Sometimes in the fast-paced life of the AC72 Adam Beashel thinks fondly of his on-board role before catamarans changed everything.
He was strategist on the Emirates Team New Zealand yacht in the Valencia regattas in 2007 and the MedCup TP52 circuit in 2009 and 2010. He’s the one often seen looking for a puff of wind while hanging from a halyard high up the mast.
He remembers those times: “I was a lot more involved with strategy, tactics and wind. It was quite nice being able to sit up the top of the rig and get away from everyone, relax and take in the view.”
He jokes about his career path: “It used to be a progression from the front of the boat to the back (the afterguard). I’ve gone from the back of the boat to the front.”
Today life on board is quite different – but much more challenging and enjoyable. “I’m more involved in the mechanics of racing; getting dagger boards up and down, timing deploys and gybes and when to sheet-on and when to furl at bottom marks.” He’s right in the thick of it with no chance to enjoy the view.
“The role is a lot more physical, a lot more grinding is involved. It’s also very technical with all the control systems we have to manage.”
Split-second timing in manoeuvres has always been important in America’s Cup racing. With the AC72, it’s critical. “If the timing is out event a fraction of a second in a tack or a gybe it takes precious time and a lot of hard work to recover. Get the timing just right and it becomes much easier, so a couple of us have responsibility for making sure the timing’s right.”
On-board communication is another. “Wind noise and the 14m beam of the boat make communication difficult. It’s hard to relay stuff across the boat so that’s another part of the equation. Good communications is essential for good timing.”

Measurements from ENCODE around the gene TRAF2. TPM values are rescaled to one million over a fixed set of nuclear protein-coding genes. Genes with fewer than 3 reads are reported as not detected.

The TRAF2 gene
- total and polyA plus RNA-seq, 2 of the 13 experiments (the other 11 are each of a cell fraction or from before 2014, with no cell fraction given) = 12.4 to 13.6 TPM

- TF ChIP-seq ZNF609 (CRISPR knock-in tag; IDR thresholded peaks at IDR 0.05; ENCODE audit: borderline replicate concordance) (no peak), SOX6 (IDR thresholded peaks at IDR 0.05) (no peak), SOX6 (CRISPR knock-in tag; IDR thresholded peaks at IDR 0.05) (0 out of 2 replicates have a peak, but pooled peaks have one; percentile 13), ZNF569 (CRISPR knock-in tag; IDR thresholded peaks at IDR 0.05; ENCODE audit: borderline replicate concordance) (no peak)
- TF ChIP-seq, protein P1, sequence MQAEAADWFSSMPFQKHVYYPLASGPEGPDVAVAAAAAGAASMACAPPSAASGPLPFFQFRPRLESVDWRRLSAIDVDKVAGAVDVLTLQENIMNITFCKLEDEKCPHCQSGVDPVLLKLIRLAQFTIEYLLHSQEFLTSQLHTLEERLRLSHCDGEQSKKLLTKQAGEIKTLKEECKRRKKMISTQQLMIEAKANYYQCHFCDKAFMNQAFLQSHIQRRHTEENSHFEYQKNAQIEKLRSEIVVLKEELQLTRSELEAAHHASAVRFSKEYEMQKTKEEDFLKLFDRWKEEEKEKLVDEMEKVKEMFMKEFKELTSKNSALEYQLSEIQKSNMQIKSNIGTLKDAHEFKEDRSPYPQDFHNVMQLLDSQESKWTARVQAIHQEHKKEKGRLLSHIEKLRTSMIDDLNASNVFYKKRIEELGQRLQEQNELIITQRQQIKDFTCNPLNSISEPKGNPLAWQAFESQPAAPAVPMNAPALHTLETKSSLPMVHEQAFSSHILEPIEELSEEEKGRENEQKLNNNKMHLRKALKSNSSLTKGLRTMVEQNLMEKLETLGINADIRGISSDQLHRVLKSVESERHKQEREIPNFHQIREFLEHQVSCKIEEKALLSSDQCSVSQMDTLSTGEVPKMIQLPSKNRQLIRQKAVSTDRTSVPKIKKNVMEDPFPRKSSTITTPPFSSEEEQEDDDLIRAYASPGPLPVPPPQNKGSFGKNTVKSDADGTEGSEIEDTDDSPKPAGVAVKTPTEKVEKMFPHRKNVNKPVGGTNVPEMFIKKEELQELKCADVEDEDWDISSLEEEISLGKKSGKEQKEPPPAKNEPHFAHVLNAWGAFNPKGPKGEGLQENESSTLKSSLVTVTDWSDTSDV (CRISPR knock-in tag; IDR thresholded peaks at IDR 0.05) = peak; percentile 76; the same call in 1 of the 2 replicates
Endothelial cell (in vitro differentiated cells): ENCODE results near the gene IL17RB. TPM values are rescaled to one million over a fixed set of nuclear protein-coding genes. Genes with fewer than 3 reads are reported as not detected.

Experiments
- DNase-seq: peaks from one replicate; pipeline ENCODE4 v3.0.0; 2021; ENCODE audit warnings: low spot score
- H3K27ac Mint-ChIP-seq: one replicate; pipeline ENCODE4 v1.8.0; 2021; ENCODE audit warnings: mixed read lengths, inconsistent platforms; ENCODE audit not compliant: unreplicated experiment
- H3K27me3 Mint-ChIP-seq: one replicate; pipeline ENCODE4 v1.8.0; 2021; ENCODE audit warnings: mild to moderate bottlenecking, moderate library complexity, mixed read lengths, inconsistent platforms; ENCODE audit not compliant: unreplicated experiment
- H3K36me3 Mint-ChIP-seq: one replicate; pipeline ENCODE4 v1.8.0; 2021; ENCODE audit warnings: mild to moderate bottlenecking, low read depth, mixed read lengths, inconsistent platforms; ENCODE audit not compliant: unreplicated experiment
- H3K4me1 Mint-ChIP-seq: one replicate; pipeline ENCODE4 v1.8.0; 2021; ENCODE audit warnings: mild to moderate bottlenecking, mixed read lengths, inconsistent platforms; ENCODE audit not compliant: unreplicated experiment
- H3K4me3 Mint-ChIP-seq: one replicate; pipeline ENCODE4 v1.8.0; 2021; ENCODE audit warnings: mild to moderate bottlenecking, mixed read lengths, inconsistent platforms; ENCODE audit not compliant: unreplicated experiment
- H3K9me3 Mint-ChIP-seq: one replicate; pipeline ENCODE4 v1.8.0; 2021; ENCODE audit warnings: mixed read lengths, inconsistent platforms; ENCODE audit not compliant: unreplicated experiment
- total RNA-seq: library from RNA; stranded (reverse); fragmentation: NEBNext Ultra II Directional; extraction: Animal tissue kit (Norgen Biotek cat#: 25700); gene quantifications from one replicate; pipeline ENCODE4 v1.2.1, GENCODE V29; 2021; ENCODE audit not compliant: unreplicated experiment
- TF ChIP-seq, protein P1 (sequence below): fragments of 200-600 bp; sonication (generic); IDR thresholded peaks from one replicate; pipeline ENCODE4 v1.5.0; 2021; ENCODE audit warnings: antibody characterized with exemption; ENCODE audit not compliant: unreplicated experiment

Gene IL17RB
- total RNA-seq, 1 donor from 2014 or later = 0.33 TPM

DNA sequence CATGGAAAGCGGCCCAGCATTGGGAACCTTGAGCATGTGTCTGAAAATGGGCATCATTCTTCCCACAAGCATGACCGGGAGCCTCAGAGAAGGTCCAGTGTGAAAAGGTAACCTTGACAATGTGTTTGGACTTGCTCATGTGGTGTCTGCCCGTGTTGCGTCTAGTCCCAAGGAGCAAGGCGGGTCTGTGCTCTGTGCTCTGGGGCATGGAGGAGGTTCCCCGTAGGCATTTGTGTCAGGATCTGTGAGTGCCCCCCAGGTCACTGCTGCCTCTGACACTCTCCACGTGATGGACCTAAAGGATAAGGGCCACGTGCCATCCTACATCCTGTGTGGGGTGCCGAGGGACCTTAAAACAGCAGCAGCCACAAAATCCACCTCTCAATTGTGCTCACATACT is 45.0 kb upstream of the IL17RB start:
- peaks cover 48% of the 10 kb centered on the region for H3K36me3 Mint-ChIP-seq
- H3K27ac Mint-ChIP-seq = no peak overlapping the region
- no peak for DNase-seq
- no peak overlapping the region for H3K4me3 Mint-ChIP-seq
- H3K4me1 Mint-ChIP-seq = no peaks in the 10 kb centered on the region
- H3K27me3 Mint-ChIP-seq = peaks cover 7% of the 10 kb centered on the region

Sailing team members have radios moulded into the back of their helmets. “Most of the crew are only listening. We’re still working on who needs to have a mike and those who can only listen.”
Is it much tougher in the gym to prepare for sailing on the 72? “Yes, these boats are a lot tougher on the whole crew and a lot more horsepower (manpower) is required to get things done.
“We’re not doing doing 20 or 30 tacks a beat as we did in the monohulls. Each time we tack or gybe on the 72 everyone except the helmsman is flat out. So David Slyfield works us pretty hard in the gym every morning and in the afternoon when we are ashore. Days on the water speak for themselves – up to 6 -7 hours of hard labour. We cherish our weekends when we get one.”
How about scary moments? “Not really. We eased our way into sailing the AC72 for the first 5 – 10 days or so, but once we had confidence in the hardware we started on the path of pushing the boat to its limits.
“The engineers and designers have done a fantastic job and we have been able to push it hard.
“Pulling off some of the manoeuvres in a breeze was another step again. Every now and then we’ll see the bow disappear under water but we’re confident that it’s coming back up.”